The London and Middlesex agency spends about $300,000 a year for the clinic staffed by a pediatrician and nurses. The ministry doesn’t provide funding for the clinic and recommends the agency use community resources.
A committee is studying outsourcing the clinic’s work, said Michelle Bacon, project manager at CAS.
“Its primary purpose is to meet the medical needs of kids in care. It is highly valued by staff and care providers. It cannot be replicated in the community.”
(I guess if you had something to hide having your own private hospital is the way to do it...) See: http://www.lfpress.com/2015/03/16/child-welfare-agency-found-to-have-wasted-money-on-office-renovations-consultants-and-bloated-management
Oddly enough out of the hundreds of "standards" the societies claim to follow, the societies have no standards for ethics, morals or accountability.
Then top it off with -> THE FRONTLINE WORKERS in Ontario represented by CUPE are firmly opposed to oversight from a professional college and the society refuses enforce the law by requiring their workers to be registered. Wynne refuses to enforce the social worker registration law because the children's aid society has reclassified themselves child protection workers. A distinction without a difference.
Scary Mary Ballantyne, the Executive Director of the Ontario Association of children's aid societies says she worries the Ontario College of Social Workers and Social Service Workers doesn't know the difference between a systemic issue and ethical violations. Boy, isn't that just the pot calling the kettle black.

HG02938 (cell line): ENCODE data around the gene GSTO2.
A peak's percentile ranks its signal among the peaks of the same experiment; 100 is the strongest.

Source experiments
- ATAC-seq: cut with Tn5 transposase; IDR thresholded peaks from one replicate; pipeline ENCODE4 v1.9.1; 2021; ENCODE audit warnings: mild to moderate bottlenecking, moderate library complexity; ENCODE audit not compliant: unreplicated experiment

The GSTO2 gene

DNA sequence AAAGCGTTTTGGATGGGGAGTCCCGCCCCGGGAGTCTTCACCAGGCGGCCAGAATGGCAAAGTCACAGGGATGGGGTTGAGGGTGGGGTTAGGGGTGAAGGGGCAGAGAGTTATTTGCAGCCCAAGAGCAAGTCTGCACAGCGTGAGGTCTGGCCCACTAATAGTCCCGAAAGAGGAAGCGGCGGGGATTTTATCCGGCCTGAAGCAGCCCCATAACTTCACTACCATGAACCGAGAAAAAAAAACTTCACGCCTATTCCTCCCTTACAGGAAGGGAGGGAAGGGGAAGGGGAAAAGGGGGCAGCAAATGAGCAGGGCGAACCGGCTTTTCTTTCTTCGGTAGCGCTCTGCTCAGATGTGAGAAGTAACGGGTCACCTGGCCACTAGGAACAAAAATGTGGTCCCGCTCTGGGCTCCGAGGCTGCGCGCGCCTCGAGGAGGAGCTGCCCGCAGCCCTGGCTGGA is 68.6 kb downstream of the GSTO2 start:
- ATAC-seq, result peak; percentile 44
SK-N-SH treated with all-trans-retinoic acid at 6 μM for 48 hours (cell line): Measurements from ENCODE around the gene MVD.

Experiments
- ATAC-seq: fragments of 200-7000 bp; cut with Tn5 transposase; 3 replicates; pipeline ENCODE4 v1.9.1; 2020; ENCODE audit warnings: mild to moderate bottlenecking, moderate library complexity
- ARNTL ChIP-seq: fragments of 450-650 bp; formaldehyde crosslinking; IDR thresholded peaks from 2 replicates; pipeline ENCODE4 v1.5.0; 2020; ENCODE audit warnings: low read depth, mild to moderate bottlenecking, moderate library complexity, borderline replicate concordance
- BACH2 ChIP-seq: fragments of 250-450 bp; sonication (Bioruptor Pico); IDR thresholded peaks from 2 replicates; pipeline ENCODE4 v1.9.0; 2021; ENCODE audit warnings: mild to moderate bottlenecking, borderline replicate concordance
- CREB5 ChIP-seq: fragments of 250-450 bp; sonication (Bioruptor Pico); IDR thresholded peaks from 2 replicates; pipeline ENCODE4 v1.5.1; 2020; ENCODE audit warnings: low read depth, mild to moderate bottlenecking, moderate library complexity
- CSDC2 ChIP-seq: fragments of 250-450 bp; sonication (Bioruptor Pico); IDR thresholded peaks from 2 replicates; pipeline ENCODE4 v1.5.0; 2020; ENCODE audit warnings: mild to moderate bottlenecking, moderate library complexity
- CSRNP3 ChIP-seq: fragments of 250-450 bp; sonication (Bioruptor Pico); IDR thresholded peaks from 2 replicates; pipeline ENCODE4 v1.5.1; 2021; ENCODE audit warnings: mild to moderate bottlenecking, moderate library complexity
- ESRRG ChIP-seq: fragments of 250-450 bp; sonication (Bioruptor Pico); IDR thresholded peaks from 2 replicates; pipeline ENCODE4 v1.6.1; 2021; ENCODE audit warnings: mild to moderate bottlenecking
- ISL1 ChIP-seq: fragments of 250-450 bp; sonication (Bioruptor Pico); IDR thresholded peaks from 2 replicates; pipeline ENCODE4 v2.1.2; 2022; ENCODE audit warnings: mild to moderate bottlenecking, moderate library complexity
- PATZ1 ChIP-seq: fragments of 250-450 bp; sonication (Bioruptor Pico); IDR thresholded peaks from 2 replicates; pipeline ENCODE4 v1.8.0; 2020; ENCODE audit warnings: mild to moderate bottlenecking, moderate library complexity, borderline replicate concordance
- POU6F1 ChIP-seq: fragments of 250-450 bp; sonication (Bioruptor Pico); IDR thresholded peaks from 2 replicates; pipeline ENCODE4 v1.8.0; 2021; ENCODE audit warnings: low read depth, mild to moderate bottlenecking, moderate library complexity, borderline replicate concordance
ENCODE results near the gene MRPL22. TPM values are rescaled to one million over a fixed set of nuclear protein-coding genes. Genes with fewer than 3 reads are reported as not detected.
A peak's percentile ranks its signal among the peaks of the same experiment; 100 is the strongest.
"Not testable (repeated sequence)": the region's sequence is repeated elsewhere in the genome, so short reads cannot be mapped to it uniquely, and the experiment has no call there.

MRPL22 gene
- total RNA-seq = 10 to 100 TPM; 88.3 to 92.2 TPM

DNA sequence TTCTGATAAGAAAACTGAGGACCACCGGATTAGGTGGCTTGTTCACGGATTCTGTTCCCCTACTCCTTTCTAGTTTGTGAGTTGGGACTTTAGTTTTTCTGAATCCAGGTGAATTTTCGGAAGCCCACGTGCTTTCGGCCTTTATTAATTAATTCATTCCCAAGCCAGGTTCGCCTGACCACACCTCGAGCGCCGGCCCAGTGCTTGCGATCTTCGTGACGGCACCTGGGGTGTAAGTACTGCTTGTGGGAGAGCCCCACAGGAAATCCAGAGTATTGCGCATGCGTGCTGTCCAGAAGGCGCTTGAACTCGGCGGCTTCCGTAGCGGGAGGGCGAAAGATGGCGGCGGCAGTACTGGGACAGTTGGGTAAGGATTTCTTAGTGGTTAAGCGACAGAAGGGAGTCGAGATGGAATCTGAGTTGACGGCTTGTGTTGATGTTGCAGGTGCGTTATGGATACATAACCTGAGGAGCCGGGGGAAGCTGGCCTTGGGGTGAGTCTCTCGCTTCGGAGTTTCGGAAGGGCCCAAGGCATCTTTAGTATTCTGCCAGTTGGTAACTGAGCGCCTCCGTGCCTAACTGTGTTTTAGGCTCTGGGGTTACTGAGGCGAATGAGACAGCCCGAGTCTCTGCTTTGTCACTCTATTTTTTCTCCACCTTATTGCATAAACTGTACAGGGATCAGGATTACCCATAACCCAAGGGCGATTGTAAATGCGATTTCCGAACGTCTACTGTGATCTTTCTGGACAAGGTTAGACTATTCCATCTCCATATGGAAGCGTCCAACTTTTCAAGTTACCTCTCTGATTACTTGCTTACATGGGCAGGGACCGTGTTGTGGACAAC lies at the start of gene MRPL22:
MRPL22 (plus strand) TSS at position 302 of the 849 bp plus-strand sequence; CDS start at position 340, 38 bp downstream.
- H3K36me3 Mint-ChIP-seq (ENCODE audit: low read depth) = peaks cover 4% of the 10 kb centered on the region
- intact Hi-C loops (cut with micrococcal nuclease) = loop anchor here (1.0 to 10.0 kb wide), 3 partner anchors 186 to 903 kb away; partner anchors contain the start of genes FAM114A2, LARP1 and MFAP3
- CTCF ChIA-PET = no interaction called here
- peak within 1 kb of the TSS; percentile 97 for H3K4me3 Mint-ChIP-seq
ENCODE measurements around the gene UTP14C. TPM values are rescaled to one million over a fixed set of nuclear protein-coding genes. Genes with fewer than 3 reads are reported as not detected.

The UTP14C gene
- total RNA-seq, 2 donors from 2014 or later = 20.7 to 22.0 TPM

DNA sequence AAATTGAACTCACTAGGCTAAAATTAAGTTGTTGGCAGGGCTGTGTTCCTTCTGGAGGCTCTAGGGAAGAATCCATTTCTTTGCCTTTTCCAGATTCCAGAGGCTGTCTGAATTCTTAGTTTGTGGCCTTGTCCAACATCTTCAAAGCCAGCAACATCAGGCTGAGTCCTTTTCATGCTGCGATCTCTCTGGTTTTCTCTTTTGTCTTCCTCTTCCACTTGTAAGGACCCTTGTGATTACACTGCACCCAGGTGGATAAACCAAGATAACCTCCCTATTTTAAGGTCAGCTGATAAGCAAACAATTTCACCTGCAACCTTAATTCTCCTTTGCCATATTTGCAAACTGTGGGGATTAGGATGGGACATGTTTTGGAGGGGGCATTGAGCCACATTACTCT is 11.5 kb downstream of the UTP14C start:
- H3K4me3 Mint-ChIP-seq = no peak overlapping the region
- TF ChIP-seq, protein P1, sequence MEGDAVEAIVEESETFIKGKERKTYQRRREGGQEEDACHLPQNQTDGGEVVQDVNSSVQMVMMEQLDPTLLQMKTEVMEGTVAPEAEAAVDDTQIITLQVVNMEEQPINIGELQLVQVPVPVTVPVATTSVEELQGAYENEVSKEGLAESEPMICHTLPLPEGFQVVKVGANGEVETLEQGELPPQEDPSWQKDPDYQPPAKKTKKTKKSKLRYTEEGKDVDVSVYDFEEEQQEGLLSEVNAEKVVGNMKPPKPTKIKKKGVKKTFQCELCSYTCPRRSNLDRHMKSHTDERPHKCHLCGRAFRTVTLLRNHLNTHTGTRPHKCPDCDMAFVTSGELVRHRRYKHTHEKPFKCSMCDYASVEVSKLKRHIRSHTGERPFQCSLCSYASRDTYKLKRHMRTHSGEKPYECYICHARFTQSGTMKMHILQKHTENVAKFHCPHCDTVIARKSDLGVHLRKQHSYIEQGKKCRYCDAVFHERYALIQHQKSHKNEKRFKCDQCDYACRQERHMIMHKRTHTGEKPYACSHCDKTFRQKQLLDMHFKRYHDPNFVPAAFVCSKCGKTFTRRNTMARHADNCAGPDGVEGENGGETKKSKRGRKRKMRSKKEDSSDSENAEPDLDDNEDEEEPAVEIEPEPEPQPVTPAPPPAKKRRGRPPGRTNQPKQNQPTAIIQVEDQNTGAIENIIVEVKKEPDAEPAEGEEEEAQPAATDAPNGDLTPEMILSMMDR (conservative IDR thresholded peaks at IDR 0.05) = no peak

Here's a concept that's completely foreign to Ontario's children's aid society
SECTION 7 of the Canadian Charter of Rights and Freedoms is a constitutional provision that protects an individual's autonomy and personal legal rights from actions of the government in Canada as represented by a government funded children's aid society, a government funded court and government funded legal aid lawyers.
This Charter provision provides both substantive and procedural rights. It has broad application beyond merely protecting due process in administrative proceedings and in the adjudicative context. Procedural law or adjective law comprises the rules by which a court hears and determines what happens in civil, lawsuit, criminal or administrative proceedings.
The degree of protection dictated by these standards and procedural rights vary in accordance with the precise context, involving a contextual analysis of the affected person's interests. In other words, the more a person's rights or interests are adversely affected, the more procedural or substantive protections must be afforded to that person in order to respect the principles of fundamental justice.
SEE: WHY DO OUR RIGHTS (PARENTS RIGHTS) NEED TO BE PROTECTED.
Daycare worker eyes appeal after being sued for contacting CAS
"MALICIOUS SUSPICIONS ARE THE SOCIETY'S REASONABLE GROUNDS"
In his ruling, Deputy Judge Lewis Richardson said Larabie’s call to the CAS was panicked, that the boy was in good health, nothing was found “to suggest that (the child) was in any danger” and there “were no reasonable grounds for the complaint.”
The Ontario Association of Children’s Aid Societies said the ruling is concerning because it could potentially inhibit someone’s ability to phone in reports with or without reasonable grounds to do so. (see: 2013 Peel Memo Leak linked above)
Barbara Kay: Children's aid societies gone rogue